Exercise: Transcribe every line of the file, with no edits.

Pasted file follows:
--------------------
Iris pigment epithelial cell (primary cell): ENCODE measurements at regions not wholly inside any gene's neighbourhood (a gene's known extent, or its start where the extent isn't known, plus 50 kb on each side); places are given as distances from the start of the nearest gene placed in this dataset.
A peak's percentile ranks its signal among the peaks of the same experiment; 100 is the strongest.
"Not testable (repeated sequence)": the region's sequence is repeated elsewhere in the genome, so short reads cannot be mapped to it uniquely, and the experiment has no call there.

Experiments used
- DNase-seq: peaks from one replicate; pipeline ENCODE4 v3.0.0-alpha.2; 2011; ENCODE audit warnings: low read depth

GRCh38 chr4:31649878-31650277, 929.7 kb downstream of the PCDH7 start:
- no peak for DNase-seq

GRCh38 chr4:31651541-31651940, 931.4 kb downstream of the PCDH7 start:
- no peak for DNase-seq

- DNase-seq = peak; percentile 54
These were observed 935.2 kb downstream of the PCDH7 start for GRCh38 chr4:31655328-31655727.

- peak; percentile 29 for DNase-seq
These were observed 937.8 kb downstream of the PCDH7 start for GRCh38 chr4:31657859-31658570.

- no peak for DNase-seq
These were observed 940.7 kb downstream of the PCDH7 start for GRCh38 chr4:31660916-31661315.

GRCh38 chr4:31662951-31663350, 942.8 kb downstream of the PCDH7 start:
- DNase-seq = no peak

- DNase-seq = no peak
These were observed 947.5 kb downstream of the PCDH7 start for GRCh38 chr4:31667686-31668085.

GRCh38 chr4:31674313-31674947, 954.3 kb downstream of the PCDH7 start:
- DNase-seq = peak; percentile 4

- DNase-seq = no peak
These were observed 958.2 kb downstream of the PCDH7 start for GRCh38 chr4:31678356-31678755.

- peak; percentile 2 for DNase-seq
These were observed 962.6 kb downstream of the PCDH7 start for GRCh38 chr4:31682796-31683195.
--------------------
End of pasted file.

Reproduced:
Iris pigment epithelial cell (primary cell): ENCODE measurements at regions not wholly inside any gene's neighbourhood (a gene's known extent, or its start where the extent isn't known, plus 50 kb on each side); places are given as distances from the start of the nearest gene placed in this dataset.
A peak's percentile ranks its signal among the peaks of the same experiment; 100 is the strongest.
"Not testable (repeated sequence)": the region's sequence is repeated elsewhere in the genome, so short reads cannot be mapped to it uniquely, and the experiment has no call there.

Experiments used
- DNase-seq: peaks from one replicate; pipeline ENCODE4 v3.0.0-alpha.2; 2011; ENCODE audit warnings: low read depth

GRCh38 chr4:31649878-31650277, 929.7 kb downstream of the PCDH7 start:
- no peak for DNase-seq

GRCh38 chr4:31651541-31651940, 931.4 kb downstream of the PCDH7 start:
- no peak for DNase-seq

- DNase-seq = peak; percentile 54
These were observed 935.2 kb downstream of the PCDH7 start for GRCh38 chr4:31655328-31655727.

- peak; percentile 29 for DNase-seq
These were observed 937.8 kb downstream of the PCDH7 start for GRCh38 chr4:31657859-31658570.

- no peak for DNase-seq
These were observed 940.7 kb downstream of the PCDH7 start for GRCh38 chr4:31660916-31661315.

GRCh38 chr4:31662951-31663350, 942.8 kb downstream of the PCDH7 start:
- DNase-seq = no peak

- DNase-seq = no peak
These were observed 947.5 kb downstream of the PCDH7 start for GRCh38 chr4:31667686-31668085.

GRCh38 chr4:31674313-31674947, 954.3 kb downstream of the PCDH7 start:
- DNase-seq = peak; percentile 4

- DNase-seq = no peak
These were observed 958.2 kb downstream of the PCDH7 start for GRCh38 chr4:31678356-31678755.

- peak; percentile 2 for DNase-seq
These were observed 962.6 kb downstream of the PCDH7 start for GRCh38 chr4:31682796-31683195.